Fat is a big reason why seeds are not ideal for Eclectus. Most seed mixes available out there contain nuts. Nuts can be fatty, and especially for a fat sensitive bird like the Eclectus, this can cause health problems. If your seed mix has nuts in it, your Eclectus is more likely to go over the 6% fat intake they should be getting. Please take a look at your pet foods guaranteed analysis on the back of their package.

Seed mixes in general should be used with caution. Many mainstream mixes that you can pick up at pet stores are likely to contain genetically modified (GMO) seeds. The troubling thing about most GMO seeds is that they are grown for the purpose of being used in cooking oils. You are really asking for trouble in terms of short-term and long-term health issues for your Eclectus when you go with a seed mix full of high-fat nuts and GMO ingredients.

The problem with an all-pellet diet

You may have been given the advice to load up on pellets now that you’ll be bringing a parrot into your home. While perhaps more convenient for the owner, all-pellet diets are terrible for your Eclectus. Along with disadvantages all parrots experience, like lack of variety, lack of ability to forage, and just overall being boring, all-pellet diets can severely harm your ekkie’s digestion.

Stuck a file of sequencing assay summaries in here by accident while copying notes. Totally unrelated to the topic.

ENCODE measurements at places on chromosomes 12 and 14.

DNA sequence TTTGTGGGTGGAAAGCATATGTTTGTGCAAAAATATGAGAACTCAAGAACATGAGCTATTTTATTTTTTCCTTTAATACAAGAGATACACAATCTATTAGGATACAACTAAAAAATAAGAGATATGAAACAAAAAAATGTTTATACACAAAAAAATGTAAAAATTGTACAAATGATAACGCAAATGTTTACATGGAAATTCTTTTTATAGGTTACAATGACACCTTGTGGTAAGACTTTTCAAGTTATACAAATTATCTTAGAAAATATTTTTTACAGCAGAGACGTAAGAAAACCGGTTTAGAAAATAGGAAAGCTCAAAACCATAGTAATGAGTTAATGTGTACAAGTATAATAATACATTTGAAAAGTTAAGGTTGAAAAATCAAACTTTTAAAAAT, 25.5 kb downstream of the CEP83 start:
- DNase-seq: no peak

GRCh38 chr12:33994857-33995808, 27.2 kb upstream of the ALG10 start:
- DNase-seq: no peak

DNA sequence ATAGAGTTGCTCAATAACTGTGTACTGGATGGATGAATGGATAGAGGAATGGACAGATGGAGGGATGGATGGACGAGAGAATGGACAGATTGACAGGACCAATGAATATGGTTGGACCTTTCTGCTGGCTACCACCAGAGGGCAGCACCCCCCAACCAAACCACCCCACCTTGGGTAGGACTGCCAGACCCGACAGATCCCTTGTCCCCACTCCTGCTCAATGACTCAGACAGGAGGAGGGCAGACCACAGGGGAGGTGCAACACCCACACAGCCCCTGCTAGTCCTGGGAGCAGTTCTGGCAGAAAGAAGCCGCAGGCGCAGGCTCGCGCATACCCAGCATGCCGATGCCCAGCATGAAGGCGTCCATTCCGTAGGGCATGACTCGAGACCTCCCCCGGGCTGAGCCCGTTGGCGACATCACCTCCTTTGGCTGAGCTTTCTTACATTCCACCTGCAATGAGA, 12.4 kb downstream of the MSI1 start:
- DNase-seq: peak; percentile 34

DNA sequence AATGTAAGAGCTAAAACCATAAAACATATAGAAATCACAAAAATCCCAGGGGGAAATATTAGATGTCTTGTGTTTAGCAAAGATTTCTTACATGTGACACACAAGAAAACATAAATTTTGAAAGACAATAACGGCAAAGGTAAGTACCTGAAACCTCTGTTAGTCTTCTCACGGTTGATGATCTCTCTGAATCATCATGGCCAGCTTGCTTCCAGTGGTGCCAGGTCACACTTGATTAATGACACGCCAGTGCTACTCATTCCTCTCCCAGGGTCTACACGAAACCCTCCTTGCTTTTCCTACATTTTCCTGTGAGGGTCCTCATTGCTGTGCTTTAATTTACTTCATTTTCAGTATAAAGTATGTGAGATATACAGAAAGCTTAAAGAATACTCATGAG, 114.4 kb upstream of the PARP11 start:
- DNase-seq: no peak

Because Eclectus parrots are more able to absorb nutrients, they are more prone to Vitamin D and iron overdoses common with all-pellet diets. Pellets are man-made concentrated nutrients that your ekkie is just absorbing and holding because they don’t need that much! Be especially cautious of pellets that are dyed, as Eclectus parrots are known to react poorly to dyed pellets, particularly red. Pellets are an appropriate treatment when given sparingly but never use as the basis for an Eclectus diet.

What should I feed my Eclectus?

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Fresh fruits and vegetables as a basis for your Eclectus’ diet is best. Approximately 40%-60% of an Eclectus parrot’s diet should be fruits and vegetables. Later in the handbook, there will be a list of fruits and vegetables for ekkies, but they generally like red, orange, and yellow fruits, and dark green, leafy vegetables. As a general rule of thumb, feed your parrot only food that you would feasibly eat. This means that all of the fruits and vegetables for your Eclectus should be fresh, ripe, organic, and washed before they eat.

Pulses, legumes, and sprouted seeds can supplement your ekkie’s normal diet and provide them with some variety. Eclectus parrots also like to graze between meals, so it’s important to provide light snacks. Because Eclectus parrots are intelligent and playful, a fun way to do this would be to give them a toy with a treat inside – pellets and seeds are good treats because they can be out in the cage for longer and eaten sparingly.

Always remember to consult your avian veterinarian to determine your bird’s individual dietary needs.